Stochastic characterization of EEG signals during the lingering sensation of discomfort evoked by temperature results in the perception of pain. This perception fundamentally differs in stochastic signature: Participants with over responsivity to pain produce EEG signals well characterized symmetric distributions amenable to sustain a memory-buffer predicting the impending pain-related events. Healthy controls show a memoryless exponential distribution that cannot predict impending pain-related events. They do not perceive the same stimulus as painful.
Department Colloquium For Torres Full Professorship Featuring Autism Research Program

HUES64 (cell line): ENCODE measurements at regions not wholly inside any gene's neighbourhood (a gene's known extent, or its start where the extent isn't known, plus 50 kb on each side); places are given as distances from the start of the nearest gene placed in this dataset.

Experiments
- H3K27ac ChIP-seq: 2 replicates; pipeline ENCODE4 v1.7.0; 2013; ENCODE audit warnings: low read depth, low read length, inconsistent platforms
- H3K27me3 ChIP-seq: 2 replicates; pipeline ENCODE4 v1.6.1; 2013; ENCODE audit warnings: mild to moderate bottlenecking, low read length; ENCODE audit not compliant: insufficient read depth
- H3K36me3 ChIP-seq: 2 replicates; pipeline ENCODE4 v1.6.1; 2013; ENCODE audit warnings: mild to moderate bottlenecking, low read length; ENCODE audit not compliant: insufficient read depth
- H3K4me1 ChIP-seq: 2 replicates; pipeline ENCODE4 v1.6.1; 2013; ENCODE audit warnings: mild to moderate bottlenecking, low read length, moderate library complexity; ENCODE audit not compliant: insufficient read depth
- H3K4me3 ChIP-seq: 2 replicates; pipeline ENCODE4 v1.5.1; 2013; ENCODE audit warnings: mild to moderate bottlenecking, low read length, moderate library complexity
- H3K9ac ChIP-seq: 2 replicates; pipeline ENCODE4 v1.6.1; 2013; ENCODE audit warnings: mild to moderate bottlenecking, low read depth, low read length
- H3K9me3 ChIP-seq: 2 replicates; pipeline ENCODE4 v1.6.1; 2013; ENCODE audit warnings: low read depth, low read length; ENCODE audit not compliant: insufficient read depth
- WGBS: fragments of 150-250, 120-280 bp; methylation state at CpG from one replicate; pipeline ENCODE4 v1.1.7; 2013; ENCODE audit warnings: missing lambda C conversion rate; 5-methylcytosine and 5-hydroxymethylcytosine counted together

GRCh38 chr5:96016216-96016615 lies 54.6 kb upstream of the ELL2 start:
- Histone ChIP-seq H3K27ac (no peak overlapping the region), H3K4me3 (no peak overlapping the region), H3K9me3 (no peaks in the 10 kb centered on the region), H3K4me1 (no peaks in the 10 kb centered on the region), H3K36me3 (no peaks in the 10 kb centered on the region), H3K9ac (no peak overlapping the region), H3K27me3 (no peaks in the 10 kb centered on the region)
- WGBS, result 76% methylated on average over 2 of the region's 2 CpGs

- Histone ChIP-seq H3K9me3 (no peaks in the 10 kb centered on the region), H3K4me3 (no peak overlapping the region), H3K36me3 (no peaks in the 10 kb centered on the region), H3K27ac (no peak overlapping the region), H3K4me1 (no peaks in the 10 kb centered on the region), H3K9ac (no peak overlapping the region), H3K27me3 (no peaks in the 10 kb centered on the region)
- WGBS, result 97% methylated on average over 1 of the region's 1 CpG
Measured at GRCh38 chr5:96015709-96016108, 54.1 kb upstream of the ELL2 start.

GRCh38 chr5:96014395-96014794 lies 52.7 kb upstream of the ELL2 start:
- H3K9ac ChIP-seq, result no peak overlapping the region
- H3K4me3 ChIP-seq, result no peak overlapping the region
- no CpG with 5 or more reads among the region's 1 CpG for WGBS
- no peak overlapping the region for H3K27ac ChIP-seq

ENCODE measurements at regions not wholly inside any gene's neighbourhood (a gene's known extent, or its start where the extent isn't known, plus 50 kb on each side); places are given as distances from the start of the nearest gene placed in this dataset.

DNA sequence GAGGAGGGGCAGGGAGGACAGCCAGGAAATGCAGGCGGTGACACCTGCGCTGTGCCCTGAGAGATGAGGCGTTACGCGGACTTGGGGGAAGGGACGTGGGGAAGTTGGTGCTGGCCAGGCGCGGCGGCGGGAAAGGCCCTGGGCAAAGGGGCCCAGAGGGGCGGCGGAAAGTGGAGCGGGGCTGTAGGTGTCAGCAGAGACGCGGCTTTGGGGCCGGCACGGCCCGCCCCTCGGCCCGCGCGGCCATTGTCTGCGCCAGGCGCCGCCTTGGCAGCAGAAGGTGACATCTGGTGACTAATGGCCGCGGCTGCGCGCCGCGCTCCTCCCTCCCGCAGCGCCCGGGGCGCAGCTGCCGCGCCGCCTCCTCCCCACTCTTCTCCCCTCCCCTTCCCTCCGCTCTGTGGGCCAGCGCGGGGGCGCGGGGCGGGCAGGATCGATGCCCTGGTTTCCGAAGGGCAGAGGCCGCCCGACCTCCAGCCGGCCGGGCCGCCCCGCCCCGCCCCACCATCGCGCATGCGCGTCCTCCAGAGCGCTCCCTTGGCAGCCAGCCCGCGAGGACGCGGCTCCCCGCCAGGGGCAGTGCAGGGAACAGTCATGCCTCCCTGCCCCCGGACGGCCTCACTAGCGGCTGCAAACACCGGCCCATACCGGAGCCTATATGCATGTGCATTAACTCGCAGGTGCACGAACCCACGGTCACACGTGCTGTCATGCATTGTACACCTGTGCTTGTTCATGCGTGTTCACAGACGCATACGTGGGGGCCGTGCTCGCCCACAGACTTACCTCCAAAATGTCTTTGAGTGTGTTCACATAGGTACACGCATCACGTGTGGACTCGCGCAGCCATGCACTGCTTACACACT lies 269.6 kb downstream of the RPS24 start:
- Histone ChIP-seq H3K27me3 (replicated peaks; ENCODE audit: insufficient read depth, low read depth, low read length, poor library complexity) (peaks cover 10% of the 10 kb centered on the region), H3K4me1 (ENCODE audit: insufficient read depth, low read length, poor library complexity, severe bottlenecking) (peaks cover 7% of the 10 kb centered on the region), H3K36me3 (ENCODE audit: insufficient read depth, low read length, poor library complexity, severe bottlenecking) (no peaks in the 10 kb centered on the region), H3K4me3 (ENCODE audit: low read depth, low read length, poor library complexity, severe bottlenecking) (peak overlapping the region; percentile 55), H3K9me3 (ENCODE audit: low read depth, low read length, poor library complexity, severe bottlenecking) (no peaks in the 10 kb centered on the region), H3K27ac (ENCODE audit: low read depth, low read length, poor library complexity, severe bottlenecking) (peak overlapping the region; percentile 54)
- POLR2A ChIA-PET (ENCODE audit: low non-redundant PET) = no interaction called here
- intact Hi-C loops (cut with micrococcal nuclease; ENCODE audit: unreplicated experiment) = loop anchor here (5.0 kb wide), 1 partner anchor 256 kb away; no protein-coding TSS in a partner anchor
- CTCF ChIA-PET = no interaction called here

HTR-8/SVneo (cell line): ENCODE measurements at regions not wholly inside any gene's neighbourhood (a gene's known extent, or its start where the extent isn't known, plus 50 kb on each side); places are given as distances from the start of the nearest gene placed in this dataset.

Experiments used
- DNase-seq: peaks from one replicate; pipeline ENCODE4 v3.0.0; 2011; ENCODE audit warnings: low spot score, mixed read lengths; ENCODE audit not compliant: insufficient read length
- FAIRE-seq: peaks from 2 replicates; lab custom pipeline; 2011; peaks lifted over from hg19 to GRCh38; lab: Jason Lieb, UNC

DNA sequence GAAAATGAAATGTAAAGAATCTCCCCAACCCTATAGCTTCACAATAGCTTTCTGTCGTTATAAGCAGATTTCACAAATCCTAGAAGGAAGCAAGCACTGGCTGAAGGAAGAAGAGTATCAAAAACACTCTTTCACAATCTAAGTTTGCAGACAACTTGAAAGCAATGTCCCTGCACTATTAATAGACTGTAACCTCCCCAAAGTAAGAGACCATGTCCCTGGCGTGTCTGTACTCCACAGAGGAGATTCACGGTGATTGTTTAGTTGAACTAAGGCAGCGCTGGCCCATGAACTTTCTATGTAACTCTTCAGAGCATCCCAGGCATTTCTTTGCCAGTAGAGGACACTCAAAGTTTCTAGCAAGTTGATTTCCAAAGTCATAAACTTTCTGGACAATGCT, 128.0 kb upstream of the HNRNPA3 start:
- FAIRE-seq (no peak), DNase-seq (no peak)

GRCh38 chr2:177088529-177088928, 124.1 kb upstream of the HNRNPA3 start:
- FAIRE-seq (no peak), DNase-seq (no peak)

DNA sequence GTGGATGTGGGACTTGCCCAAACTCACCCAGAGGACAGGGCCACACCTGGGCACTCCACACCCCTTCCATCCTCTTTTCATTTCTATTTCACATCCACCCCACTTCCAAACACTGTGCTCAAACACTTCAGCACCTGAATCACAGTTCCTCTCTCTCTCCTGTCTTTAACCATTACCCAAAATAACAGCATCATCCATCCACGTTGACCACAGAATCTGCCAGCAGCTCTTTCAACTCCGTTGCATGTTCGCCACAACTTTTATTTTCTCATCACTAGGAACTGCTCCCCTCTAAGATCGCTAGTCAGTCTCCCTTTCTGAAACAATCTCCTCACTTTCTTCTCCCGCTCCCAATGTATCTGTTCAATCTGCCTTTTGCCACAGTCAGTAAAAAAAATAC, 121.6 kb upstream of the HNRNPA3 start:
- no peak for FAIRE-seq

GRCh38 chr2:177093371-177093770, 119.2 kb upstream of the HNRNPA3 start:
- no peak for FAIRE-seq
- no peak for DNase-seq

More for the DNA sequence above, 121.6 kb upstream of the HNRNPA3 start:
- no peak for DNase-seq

Peer Reviewed Articles
Cover Story: The data from digitized social interactions can take us beyond the limits of the naked eye and help us capture the autistic capacity for social readiness. Using personalized analytics, we can track the person’s dynamics with biosensors that continuously co-register the micro-movements derived from their biorhythms. More important yet, we can track the spontaneously self-emerging cohesiveness of their social rapport and better inform our decisions on whether and when the socio-motor patterns of autistic people unexpectedly match those of neurotypical controls performing the same social task. Our new unifying statistical methods help us bridge the enormous social gap that current diagnostics, missing this information, have created between autistic and neurotypical people.
Traditional Autism Diagnostics currently driving and informing Autism Science are statistically flawed. These flawed criteria would never help people on the spectrum become an integral part of our society. They need a total revamp.